Substitutes for Heavy Punching Bags

Though one of the most common, a heavy punching bag is not the only way to practice your martial arts or boxing.

Heavy punching bags provide a cardio workout, resistance training and a means for developing good form in your punches and kicks. However, they can be tough to install and may be inappropriate entirely in some living or training situations. If you're in such a fix, you're not out of luck. There are other ways to get the same benefits.


Free-standing Bag

A free-standing punching bag looks and acts much like a regular punching bag. It's cylindrical, padded, and offers the same amount of resistance. However, these bags don't hang from the ceiling. Instead, the cylinder sits on a reservoir you can fill with water, stones or sand. This provides a counterweight to keep you from knocking it over with your strikes. In general, you'll use this kind of bag almost exactly as you would a regular heavy punching bag.

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Wooden Dummy

Called a "muk-yan-chong" in the traditional Chinese, this piece of training equipment consists of a wooden striking surface with wooden arms and legs to practice trapping, positioning, and blocking. This is an expensive option, costing as much at five times the price of a heavy punching bag, but is more flexible as a training tool — and you don't have to mess up your ceiling putting it in place.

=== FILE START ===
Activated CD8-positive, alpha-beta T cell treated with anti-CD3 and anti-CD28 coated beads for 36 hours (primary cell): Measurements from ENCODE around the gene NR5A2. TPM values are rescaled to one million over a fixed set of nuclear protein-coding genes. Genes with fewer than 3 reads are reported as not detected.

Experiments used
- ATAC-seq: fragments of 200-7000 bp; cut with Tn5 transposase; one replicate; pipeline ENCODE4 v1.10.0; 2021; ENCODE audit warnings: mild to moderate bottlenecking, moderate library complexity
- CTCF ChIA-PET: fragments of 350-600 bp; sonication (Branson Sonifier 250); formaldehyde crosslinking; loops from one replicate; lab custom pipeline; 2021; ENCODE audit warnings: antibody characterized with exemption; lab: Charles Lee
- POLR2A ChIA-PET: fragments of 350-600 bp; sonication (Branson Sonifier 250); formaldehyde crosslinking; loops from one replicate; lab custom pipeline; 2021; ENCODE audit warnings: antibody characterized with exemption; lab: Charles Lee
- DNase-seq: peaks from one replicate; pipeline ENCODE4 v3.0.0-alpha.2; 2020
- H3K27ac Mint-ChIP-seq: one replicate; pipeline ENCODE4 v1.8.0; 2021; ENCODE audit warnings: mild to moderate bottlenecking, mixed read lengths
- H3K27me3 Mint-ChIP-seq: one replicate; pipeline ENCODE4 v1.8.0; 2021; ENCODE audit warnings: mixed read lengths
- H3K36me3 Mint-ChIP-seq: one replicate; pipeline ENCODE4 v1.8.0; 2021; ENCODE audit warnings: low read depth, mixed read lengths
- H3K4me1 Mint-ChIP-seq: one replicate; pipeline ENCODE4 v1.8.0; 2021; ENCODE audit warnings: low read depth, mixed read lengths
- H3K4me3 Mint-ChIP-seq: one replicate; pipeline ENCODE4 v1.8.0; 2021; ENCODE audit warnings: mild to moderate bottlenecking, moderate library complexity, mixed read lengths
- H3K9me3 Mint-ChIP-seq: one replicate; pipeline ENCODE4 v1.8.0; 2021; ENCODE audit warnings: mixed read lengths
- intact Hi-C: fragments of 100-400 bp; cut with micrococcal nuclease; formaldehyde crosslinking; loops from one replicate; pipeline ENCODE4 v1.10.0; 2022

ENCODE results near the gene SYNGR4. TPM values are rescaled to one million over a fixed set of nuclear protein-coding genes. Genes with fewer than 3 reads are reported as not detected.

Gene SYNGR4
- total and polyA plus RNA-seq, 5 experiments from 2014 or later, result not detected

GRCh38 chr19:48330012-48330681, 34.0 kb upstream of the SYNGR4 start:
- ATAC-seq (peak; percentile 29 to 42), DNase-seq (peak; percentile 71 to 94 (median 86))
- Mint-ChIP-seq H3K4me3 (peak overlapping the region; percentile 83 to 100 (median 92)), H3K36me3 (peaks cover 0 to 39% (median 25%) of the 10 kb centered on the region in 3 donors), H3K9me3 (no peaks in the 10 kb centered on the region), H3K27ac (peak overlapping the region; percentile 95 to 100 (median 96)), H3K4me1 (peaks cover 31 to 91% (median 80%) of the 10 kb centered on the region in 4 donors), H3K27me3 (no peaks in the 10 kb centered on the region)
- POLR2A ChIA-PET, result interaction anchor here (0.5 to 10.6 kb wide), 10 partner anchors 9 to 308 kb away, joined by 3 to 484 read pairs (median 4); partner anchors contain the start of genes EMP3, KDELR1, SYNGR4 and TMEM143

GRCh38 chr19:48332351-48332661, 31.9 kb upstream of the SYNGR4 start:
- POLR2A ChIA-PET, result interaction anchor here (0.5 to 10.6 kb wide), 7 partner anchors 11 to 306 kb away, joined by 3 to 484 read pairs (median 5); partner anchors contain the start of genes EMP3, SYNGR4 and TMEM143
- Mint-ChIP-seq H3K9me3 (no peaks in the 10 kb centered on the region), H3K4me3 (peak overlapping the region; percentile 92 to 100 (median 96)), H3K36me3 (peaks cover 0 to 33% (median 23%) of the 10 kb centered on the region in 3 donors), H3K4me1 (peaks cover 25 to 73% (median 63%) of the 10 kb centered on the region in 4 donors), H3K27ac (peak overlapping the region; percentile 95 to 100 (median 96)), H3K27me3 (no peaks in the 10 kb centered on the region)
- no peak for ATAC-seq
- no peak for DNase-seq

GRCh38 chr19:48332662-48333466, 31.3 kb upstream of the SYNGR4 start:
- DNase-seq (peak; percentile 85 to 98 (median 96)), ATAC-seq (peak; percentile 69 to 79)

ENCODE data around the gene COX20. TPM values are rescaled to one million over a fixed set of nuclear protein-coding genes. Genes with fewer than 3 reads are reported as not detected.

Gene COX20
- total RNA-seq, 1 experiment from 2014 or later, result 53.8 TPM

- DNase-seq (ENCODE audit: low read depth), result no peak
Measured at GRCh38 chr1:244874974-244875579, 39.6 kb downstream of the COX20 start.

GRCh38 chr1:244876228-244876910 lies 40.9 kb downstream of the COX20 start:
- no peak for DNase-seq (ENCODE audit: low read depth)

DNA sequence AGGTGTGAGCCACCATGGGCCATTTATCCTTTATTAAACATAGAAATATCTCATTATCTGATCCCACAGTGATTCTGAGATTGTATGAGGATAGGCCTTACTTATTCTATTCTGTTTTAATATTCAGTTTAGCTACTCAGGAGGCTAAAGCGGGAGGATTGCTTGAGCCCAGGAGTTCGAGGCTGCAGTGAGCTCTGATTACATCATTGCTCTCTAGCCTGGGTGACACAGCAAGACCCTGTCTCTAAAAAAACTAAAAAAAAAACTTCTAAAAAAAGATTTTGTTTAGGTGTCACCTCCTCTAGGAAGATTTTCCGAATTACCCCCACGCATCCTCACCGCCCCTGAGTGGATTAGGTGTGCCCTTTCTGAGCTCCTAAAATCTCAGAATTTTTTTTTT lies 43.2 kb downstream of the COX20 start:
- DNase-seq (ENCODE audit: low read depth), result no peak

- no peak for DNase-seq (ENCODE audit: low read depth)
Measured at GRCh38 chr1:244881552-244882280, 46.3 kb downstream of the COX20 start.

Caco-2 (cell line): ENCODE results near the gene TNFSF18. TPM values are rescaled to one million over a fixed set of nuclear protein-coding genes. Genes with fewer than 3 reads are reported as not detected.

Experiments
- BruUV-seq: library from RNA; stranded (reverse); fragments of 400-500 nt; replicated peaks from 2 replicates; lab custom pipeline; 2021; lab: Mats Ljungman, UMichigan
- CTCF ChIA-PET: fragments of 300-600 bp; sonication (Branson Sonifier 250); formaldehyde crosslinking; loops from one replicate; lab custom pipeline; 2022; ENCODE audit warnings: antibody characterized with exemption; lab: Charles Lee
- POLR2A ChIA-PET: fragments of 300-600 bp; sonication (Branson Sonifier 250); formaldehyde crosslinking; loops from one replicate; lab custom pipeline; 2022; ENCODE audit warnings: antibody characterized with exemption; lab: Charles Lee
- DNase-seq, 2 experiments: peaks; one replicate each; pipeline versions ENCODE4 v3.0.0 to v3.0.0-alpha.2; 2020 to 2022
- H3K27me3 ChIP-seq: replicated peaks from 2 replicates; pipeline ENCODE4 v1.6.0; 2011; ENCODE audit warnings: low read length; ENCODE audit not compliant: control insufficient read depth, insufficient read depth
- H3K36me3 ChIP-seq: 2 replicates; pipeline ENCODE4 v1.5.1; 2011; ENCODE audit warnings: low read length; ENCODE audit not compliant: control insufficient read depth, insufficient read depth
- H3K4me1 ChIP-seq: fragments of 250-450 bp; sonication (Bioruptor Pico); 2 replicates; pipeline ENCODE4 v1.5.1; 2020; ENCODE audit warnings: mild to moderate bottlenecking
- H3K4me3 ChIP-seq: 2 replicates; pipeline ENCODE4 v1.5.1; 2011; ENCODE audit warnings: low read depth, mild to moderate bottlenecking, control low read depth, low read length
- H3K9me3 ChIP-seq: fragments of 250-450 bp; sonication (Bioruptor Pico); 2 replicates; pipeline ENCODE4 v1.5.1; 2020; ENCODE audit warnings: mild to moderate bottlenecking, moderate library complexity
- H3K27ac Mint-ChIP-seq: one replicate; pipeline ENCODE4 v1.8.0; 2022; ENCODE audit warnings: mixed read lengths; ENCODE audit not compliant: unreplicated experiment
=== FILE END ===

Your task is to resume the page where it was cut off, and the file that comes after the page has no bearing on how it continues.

Kick Shields

If you work with a partner, you can get everything a heavy punching bag workout would provide and more by working with a kick shield. These foam pads have handles like a medieval knight's shield. One person holds it while the other punches and kicks it. Some advantages of a kick shield include a wider variety of appropriate strikes, greater mobility, and a surface that's friendlier to your knuckles. The disadvantage is you can't use one if you don't have a training partner.


Improvised Surfaces

If you have a camping pad and some rope, you can tie it to a tree and use it the same way you would a heavy bag. For direct punching workouts, you can simply use sofa cushions, or the top half of an easy chair. Any thick, padded surface with some stability beneath or underneath can work as a heavy-bag replacement if you apply a little ingenuity. Although none of these options are as suitable as a premanufactured training tool, they're better than not training at all.




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